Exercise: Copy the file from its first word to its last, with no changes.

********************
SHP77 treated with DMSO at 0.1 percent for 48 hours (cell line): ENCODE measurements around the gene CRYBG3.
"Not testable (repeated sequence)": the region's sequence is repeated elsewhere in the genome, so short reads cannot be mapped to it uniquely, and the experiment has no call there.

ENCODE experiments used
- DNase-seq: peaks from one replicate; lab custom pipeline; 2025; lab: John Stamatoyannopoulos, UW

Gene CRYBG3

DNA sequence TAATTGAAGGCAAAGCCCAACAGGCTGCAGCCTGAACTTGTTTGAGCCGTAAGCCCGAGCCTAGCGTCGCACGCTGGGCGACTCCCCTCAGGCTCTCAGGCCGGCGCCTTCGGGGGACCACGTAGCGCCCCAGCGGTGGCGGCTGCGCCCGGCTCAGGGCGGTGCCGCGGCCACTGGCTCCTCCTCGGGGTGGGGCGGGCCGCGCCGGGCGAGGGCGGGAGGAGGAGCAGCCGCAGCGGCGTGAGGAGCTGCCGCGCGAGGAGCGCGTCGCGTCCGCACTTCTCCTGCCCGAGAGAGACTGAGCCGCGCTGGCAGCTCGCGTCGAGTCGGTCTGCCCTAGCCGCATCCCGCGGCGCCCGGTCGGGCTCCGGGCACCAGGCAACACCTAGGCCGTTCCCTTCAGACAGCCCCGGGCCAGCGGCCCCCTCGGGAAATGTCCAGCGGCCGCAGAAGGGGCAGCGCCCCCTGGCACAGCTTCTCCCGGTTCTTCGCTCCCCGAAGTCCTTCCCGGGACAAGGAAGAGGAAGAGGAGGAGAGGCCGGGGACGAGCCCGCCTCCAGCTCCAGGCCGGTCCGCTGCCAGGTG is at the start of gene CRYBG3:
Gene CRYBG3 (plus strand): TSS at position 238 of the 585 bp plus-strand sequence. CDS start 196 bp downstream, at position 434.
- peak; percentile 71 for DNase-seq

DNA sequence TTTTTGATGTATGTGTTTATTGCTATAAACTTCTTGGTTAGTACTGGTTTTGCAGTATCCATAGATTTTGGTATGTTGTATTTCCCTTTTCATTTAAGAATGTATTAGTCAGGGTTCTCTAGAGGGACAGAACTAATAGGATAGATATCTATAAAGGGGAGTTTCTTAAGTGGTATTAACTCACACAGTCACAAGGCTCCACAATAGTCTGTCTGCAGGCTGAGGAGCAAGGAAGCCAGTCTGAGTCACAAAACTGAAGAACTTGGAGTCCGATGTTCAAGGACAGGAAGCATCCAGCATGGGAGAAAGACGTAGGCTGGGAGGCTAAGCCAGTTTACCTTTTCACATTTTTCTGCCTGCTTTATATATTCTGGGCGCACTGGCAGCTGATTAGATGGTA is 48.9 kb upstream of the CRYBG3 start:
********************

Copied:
SHP77 treated with DMSO at 0.1 percent for 48 hours (cell line): ENCODE measurements around the gene CRYBG3.
"Not testable (repeated sequence)": the region's sequence is repeated elsewhere in the genome, so short reads cannot be mapped to it uniquely, and the experiment has no call there.

ENCODE experiments used
- DNase-seq: peaks from one replicate; lab custom pipeline; 2025; lab: John Stamatoyannopoulos, UW

Gene CRYBG3

DNA sequence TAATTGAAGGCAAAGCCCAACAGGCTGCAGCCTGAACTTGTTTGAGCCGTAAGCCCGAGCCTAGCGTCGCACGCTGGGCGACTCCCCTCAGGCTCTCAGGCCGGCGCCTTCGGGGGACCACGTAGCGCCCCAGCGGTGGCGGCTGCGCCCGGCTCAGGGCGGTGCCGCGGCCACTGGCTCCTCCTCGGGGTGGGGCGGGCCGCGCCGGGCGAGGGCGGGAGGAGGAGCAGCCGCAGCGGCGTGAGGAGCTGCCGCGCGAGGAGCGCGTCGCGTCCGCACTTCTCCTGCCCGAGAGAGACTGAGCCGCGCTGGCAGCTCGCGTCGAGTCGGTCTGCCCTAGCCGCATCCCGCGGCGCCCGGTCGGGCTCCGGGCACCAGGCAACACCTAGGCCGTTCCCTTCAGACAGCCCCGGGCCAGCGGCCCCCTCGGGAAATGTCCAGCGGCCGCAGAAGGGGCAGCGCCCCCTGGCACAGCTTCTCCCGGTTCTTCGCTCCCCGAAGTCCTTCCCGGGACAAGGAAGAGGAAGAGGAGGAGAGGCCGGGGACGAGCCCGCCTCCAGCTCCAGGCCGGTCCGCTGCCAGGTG is at the start of gene CRYBG3:
Gene CRYBG3 (plus strand): TSS at position 238 of the 585 bp plus-strand sequence. CDS start 196 bp downstream, at position 434.
- peak; percentile 71 for DNase-seq

DNA sequence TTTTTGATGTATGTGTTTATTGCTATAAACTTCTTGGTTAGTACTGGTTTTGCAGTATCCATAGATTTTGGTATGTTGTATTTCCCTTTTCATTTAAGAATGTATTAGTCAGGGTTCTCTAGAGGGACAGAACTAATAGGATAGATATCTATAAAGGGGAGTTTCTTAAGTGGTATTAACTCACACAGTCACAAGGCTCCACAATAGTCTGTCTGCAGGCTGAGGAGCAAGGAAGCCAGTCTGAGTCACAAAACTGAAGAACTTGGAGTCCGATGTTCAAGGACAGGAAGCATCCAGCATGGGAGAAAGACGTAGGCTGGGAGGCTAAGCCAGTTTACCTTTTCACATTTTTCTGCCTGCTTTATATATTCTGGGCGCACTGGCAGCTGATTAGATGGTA is 48.9 kb upstream of the CRYBG3 start: